Kit did not tell the Woods that she was coming to live with them, and she had never even met them before she showed up at their door. The Woods would naturally be surprised to see her. Also, Kit came from Barbados, a colony where she had a much different...
Kit did not tell the Woods that she was coming to live with them, and she had never even met them before she showed up at their door. The Woods would naturally be surprised to see her. Also, Kit came from Barbados, a colony where she had a much different upbringing from the stuffy Puritanical ways of Wethersfield.
The Woods are shocked from the very first time they see Kit in her fancy clothes, which stand out as a metaphor for how different she is from everyone else there.
"You wore a dress like that to travel in?"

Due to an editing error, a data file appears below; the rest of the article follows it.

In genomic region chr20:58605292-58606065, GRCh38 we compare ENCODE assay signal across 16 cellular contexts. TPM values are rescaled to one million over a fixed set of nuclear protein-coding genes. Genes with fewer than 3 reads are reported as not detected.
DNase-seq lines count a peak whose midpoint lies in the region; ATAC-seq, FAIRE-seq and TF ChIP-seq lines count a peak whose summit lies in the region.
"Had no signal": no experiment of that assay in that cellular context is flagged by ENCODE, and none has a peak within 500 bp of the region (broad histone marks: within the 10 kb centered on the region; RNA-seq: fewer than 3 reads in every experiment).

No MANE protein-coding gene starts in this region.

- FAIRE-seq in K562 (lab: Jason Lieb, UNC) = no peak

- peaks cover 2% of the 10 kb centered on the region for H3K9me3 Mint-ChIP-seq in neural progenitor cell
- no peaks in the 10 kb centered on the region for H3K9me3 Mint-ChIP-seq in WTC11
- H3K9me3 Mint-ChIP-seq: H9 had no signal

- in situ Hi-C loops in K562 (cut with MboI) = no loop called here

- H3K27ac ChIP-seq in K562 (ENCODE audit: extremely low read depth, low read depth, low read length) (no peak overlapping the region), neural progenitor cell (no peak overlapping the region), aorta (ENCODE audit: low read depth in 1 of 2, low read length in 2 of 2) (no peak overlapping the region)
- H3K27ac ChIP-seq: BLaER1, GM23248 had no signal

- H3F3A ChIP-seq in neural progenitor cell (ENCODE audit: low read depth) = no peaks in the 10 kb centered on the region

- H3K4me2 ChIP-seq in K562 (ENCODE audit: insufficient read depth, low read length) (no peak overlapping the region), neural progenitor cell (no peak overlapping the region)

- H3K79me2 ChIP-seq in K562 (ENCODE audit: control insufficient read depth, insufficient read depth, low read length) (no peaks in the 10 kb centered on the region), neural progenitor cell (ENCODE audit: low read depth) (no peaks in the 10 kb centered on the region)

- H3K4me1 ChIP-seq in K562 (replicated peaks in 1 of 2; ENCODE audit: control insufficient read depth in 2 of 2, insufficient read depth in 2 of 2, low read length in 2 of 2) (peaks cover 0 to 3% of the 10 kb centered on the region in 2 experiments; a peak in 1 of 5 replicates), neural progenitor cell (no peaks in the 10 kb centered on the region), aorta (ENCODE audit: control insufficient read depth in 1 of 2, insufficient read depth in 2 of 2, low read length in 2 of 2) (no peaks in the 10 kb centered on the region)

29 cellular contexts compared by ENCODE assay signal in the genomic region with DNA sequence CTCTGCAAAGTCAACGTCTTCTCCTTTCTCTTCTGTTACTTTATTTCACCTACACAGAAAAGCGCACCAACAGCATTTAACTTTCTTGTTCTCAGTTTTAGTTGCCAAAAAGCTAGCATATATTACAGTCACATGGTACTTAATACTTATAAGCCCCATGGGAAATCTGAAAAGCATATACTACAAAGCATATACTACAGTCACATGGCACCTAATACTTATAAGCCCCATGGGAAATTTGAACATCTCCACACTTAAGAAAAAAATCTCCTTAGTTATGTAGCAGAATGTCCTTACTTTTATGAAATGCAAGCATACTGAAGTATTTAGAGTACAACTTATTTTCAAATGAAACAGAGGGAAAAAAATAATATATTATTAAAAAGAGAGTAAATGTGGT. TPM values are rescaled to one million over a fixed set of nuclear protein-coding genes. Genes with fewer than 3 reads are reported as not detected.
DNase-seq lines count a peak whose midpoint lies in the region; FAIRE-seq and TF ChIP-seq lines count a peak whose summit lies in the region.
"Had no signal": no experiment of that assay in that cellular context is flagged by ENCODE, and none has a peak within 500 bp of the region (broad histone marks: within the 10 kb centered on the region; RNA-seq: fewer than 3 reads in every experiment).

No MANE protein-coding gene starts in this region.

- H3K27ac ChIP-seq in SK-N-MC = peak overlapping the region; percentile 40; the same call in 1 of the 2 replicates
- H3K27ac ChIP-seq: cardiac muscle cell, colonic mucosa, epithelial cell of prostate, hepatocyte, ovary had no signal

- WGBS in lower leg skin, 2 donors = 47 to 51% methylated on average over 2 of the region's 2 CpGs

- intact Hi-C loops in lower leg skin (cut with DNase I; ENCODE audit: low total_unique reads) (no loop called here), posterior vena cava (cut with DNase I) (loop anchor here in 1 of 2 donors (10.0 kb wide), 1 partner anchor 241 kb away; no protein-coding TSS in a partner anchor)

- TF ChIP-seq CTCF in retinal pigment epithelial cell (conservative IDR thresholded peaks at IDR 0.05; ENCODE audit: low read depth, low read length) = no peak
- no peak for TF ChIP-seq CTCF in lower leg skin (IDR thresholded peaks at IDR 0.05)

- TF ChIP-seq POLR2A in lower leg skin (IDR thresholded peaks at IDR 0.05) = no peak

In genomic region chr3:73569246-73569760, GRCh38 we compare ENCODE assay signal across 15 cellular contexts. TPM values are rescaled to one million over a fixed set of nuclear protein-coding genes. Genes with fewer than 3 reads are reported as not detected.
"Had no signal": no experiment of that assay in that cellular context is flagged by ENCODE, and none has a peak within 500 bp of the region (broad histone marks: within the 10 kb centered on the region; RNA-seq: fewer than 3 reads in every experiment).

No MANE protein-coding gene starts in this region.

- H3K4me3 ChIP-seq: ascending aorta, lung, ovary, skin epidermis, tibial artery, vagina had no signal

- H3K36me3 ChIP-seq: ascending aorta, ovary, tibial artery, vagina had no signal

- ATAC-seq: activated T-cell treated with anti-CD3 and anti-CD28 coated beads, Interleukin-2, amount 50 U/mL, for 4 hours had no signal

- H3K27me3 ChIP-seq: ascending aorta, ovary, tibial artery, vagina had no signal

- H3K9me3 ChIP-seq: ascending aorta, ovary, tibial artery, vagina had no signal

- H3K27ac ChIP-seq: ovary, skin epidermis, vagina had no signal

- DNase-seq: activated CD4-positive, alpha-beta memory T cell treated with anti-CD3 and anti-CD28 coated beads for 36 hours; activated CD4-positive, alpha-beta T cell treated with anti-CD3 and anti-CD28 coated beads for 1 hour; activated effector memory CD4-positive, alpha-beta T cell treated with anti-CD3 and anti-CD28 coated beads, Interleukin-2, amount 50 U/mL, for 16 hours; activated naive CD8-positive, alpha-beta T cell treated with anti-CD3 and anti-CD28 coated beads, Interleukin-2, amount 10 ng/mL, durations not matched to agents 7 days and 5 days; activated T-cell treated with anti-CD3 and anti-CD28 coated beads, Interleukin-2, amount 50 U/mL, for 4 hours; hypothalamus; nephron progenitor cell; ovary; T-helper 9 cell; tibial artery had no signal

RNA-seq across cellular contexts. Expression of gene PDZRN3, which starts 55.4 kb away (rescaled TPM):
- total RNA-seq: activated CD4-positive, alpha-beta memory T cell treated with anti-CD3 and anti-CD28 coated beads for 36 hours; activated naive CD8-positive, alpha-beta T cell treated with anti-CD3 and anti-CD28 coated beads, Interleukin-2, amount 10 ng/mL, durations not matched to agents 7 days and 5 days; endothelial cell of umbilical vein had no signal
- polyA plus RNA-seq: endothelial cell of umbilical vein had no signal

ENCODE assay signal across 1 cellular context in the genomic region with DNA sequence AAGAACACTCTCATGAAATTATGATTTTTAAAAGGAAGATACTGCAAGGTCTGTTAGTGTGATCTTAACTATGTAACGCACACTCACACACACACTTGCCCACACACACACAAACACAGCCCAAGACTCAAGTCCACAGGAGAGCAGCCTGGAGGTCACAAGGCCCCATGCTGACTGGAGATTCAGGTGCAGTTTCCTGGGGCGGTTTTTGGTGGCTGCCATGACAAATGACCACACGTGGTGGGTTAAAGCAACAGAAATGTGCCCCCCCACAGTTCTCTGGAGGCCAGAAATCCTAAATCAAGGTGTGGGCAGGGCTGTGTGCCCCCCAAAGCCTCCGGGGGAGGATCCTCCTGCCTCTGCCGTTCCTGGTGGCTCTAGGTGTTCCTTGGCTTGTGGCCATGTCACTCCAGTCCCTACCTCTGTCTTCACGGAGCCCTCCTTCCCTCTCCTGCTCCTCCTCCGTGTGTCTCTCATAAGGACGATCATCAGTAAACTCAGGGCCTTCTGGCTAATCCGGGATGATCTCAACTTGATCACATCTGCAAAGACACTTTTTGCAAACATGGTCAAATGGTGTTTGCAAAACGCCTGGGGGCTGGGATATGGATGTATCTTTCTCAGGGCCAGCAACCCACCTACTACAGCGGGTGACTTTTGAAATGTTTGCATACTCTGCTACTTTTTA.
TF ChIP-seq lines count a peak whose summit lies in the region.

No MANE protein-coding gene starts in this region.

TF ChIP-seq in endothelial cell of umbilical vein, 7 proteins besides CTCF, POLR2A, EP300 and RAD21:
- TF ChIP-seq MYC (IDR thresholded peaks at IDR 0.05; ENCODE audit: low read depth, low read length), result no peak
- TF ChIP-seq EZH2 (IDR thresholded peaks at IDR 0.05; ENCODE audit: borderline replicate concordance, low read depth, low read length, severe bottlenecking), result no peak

In her eagerness to make a good impression Kit had selected this dress with care, but here in this plain room it seemed over elegant. The three other women were all wearing some nondescript sort of coarse gray stuff. (Ch. 3)
The Woods are shocked at Kit’s flashy dresses and the fact that she has never worked a day in her life. She reads plays instead of the Bible. She doesn’t understand their customs, and while she tries to respect them, she is also not afraid to show when she disapproves.
The Woods are also not afraid to show they disapprove of her. Kit doesn’t have an appropriate dress for Meeting (church). She doesn’t know how to cook or clean. She is impatient and her cousins see her as somewhat of a threat or a nuisance. She is a threat because there is another woman in the house whom men like William Ashby might court, and she is a nuisance because they have to teach her and do her chores.
First impressions aside, Kit and the Woods eventually find a way to coexist. Kit makes herself more or less useful, and all of the girls pair themselves off with eligible bachelors. Kit realizes that she has to find a way to live in Wethersfield, and they have to live with her.